It should be noted, however, that the friction shoe is constantly biased against the wear plate 32 and the bolster wedge surface 25 by the control spring 36. The shoe, therefor, moves with the bolster so that there is little or no wear which can occur on surfaces 56 and 58 so as to destroy their effectiveness in controlling undesirable bolster motions. Primarily, wear occurs on vertical friction face 30 of the shoe and on the wear plate 32 with some wear also occurring on the shoe wedge face 35. When this wear exceeds a predetermined amount,-it is merely necessary to replace the friction shoes and the wear plate. The proposed arrangement, therefor, has all the advantages of prior art arrangements as to minimizing unwanted bolster motions, but also eliminates the time consuming and expensive repair and rebuilding of the side frame and bolster.
FIGS. 6, 7 and 8 illustrate a further modification of the friction shoe whereby means is provided to compensate for wear occurring on shoe friction face 30 so that the relationship between stop surface 56 and guide surface 58 remains more completely effective for substantially the life of the friction shoe.
It will be appreciated that, as wear occurs on the surfaces 30, 34 and 35, the shoe moves upwardly and outwardly in the bolster pocket. As the shoe moves outwardly, there will be an increase in the distance between stop surfaces 56 and guide surfaces 58 resulting in some slight decrease in the effectiveness of these surfaces in controlling undesirable bolster motion. Referring first to FIGS. 6 and 7, it is seen that the surface 56 of shoe wall 28 is tapered at an angle converging upwardly toward the wear plate 32. Similarly surface 58 of the bolster is tapered upwardly at an angle corresponding to the taper angle of the shoe wall. Although the specific taper angle will vary somewhat depending on the friction face areas, the spring pressure exerted on the shoe, and the materials of which the shoe and wear plate are formed, an angle of approximately 18 from the vertical can most advantageously be used, and angles greater or less than 18 will still provide a fair degree of compensation for shoe wear. In any case, the angle from the vertical must be smaller than the wedge angle of surfaces 25 and 35 so as to prevent a locking relationship from occurring. When such a taper is incorporated in the surfaces 56 and 58 of the shoe and bolster, respectively, iit will be seen from FIGS. 7 and 8 that the friction shoe, under the biasing action of control spring 36, will move upwardly and to the right as wear occurs on the friction shoe and the wear plate. As this movement occurs, the spacing between the surfaces 56 and 58 will be retained within the limits necessary for minimizing both horizontal and rocking movement of the bolster relative to the side frame.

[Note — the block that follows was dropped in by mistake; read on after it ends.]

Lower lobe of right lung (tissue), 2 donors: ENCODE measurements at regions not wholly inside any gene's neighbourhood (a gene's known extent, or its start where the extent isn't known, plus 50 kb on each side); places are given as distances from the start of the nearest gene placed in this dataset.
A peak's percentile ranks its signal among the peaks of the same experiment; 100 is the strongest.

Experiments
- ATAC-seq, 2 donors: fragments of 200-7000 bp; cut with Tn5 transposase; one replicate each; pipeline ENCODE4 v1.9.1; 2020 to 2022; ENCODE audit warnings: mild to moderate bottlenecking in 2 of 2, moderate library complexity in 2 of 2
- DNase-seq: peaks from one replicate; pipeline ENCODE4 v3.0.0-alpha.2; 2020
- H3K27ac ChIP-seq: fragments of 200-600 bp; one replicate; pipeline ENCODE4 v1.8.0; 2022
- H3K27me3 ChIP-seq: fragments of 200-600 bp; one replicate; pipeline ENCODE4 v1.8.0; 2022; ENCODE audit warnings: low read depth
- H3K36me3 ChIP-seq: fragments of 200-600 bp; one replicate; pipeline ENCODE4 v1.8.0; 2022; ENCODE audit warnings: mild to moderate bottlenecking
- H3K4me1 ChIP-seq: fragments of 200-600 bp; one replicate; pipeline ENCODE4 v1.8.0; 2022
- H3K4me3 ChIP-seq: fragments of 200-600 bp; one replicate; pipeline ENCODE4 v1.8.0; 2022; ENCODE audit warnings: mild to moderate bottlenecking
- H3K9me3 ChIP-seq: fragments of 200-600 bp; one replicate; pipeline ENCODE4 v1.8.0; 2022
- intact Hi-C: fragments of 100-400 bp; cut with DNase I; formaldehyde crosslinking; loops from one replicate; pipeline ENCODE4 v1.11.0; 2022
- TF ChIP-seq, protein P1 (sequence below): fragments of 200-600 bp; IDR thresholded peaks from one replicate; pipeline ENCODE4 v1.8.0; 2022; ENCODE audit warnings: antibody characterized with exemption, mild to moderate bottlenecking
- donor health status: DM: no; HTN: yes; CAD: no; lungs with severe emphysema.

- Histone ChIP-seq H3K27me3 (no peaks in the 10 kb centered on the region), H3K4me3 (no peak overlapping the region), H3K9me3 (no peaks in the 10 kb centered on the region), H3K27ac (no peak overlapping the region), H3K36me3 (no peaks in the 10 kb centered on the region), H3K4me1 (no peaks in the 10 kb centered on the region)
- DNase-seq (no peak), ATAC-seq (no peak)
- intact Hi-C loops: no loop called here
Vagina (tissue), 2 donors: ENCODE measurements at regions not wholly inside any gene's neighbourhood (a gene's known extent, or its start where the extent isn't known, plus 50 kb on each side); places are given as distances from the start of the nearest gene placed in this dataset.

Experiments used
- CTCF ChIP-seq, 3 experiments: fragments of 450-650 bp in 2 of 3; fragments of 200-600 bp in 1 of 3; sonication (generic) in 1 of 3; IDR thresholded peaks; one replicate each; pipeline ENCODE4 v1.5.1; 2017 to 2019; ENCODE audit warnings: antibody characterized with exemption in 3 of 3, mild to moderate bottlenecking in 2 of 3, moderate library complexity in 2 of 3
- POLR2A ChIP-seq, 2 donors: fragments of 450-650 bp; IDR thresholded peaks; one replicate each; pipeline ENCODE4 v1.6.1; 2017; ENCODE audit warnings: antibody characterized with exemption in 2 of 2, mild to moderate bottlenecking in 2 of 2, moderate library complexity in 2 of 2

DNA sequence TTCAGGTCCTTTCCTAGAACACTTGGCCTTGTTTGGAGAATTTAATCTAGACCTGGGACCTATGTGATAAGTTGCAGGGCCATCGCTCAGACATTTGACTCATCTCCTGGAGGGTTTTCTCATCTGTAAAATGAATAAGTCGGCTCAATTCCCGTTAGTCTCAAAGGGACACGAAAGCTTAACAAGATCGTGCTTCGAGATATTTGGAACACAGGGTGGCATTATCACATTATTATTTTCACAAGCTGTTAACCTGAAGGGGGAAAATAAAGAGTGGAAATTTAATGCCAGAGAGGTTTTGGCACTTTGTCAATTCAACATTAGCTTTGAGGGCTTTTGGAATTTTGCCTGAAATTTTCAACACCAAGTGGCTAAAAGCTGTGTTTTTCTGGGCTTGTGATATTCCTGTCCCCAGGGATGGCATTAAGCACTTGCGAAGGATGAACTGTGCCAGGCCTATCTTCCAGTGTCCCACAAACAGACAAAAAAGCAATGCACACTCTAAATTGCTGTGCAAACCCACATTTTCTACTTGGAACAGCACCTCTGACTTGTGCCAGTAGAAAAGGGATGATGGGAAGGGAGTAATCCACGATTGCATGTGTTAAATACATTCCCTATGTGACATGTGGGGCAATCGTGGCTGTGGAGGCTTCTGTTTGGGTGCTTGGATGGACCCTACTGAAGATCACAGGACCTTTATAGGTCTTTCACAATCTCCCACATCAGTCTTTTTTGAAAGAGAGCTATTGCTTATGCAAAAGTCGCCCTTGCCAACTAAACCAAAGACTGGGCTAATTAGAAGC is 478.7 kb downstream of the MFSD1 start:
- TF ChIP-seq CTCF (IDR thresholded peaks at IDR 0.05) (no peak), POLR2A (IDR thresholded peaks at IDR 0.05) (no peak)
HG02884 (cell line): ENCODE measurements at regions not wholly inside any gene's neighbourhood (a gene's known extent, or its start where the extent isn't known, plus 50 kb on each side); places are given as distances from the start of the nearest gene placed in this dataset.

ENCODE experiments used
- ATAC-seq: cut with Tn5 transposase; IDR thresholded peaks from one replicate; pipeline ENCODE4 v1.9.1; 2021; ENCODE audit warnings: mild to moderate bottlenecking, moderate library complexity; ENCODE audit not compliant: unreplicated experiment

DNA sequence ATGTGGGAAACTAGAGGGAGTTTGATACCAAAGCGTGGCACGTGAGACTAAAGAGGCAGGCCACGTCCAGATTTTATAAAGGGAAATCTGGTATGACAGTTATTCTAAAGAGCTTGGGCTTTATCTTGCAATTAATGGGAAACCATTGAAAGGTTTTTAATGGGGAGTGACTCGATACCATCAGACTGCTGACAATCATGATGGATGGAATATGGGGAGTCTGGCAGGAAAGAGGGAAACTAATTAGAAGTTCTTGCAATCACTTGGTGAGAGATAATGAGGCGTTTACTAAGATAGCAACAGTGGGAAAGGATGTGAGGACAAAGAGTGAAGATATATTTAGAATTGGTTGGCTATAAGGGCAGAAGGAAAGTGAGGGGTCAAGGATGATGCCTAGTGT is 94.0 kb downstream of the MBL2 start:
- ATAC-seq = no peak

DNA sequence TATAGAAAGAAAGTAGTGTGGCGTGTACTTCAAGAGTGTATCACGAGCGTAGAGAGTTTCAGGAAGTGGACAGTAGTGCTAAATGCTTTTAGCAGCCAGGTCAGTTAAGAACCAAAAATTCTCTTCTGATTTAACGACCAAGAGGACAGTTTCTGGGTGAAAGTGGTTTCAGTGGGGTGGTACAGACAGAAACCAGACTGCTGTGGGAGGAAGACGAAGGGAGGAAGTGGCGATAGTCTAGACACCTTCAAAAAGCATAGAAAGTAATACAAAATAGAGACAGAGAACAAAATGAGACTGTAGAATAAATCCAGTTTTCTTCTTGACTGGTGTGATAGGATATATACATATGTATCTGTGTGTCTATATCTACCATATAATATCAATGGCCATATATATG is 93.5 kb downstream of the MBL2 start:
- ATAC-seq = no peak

1. In a railway car truck: a side frame having a column partly defining a bolster opening; a bolster resiliently supported in said opening; a friction surface on said column; a wedge surface on said bolster sloping toward said friction surface; a friction shoe having a wedge surface resiliently urged into complementary engagement with said bolster wedge surface; a friction wall on said shoe having a friction face engageed with the column friction surface; said wall having lateral projections defining stop surfaces facing the bolster; and guide surfaces on the bolster parallel to and in closely spaced relationship with said stop surfaces so that horizontal and rocking movement of the bolster relative to the side frame are minimized; said shoe stop surfaces and said bolster guide surfaces tapering upwardly toward the column friction surface.
2. In a railway car truck according to claim 1, wherein the tapered surfaces have an angle relative to vertical which is smaller than the angle of the sloping wedge surfaces of the friction shoe and bolster.